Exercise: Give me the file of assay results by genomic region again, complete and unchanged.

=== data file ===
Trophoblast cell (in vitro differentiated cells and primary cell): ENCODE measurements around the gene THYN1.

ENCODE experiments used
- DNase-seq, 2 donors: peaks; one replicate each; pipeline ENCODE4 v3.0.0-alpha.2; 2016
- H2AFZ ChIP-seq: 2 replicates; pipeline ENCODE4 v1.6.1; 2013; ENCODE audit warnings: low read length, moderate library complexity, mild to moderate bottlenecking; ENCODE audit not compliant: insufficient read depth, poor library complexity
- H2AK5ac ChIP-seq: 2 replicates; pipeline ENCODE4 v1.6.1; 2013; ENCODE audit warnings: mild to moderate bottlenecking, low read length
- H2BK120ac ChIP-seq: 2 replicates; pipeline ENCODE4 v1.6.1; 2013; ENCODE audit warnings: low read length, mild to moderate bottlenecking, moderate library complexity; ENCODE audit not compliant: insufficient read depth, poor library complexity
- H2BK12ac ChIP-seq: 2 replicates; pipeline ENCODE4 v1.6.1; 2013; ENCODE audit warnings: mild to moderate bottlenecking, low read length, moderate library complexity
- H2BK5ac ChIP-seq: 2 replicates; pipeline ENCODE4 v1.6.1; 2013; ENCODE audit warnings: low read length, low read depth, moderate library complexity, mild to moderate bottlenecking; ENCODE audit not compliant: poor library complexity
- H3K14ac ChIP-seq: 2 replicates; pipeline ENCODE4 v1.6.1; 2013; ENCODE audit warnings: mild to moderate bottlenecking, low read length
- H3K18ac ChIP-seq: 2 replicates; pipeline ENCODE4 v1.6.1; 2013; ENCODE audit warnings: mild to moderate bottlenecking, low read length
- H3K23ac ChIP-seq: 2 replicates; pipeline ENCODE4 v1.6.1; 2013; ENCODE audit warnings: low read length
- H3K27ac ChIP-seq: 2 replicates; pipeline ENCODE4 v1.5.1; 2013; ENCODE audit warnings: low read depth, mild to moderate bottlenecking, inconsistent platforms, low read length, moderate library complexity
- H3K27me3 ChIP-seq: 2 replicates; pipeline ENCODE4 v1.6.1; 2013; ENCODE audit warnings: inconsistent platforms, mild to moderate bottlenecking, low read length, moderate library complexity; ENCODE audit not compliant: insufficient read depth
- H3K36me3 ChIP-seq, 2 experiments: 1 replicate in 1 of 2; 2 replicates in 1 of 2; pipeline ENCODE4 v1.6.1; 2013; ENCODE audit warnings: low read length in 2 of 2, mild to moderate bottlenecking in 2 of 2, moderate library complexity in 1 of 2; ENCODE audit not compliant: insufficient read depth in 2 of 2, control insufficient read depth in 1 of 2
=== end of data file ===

Trophoblast cell (in vitro differentiated cells and primary cell): ENCODE measurements around the gene THYN1.

ENCODE experiments used
- DNase-seq, 2 donors: peaks; one replicate each; pipeline ENCODE4 v3.0.0-alpha.2; 2016
- H2AFZ ChIP-seq: 2 replicates; pipeline ENCODE4 v1.6.1; 2013; ENCODE audit warnings: low read length, moderate library complexity, mild to moderate bottlenecking; ENCODE audit not compliant: insufficient read depth, poor library complexity
- H2AK5ac ChIP-seq: 2 replicates; pipeline ENCODE4 v1.6.1; 2013; ENCODE audit warnings: mild to moderate bottlenecking, low read length
- H2BK120ac ChIP-seq: 2 replicates; pipeline ENCODE4 v1.6.1; 2013; ENCODE audit warnings: low read length, mild to moderate bottlenecking, moderate library complexity; ENCODE audit not compliant: insufficient read depth, poor library complexity
- H2BK12ac ChIP-seq: 2 replicates; pipeline ENCODE4 v1.6.1; 2013; ENCODE audit warnings: mild to moderate bottlenecking, low read length, moderate library complexity
- H2BK5ac ChIP-seq: 2 replicates; pipeline ENCODE4 v1.6.1; 2013; ENCODE audit warnings: low read length, low read depth, moderate library complexity, mild to moderate bottlenecking; ENCODE audit not compliant: poor library complexity
- H3K14ac ChIP-seq: 2 replicates; pipeline ENCODE4 v1.6.1; 2013; ENCODE audit warnings: mild to moderate bottlenecking, low read length
- H3K18ac ChIP-seq: 2 replicates; pipeline ENCODE4 v1.6.1; 2013; ENCODE audit warnings: mild to moderate bottlenecking, low read length
- H3K23ac ChIP-seq: 2 replicates; pipeline ENCODE4 v1.6.1; 2013; ENCODE audit warnings: low read length
- H3K27ac ChIP-seq: 2 replicates; pipeline ENCODE4 v1.5.1; 2013; ENCODE audit warnings: low read depth, mild to moderate bottlenecking, inconsistent platforms, low read length, moderate library complexity
- H3K27me3 ChIP-seq: 2 replicates; pipeline ENCODE4 v1.6.1; 2013; ENCODE audit warnings: inconsistent platforms, mild to moderate bottlenecking, low read length, moderate library complexity; ENCODE audit not compliant: insufficient read depth
- H3K36me3 ChIP-seq, 2 experiments: 1 replicate in 1 of 2; 2 replicates in 1 of 2; pipeline ENCODE4 v1.6.1; 2013; ENCODE audit warnings: low read length in 2 of 2, mild to moderate bottlenecking in 2 of 2, moderate library complexity in 1 of 2; ENCODE audit not compliant: insufficient read depth in 2 of 2, control insufficient read depth in 1 of 2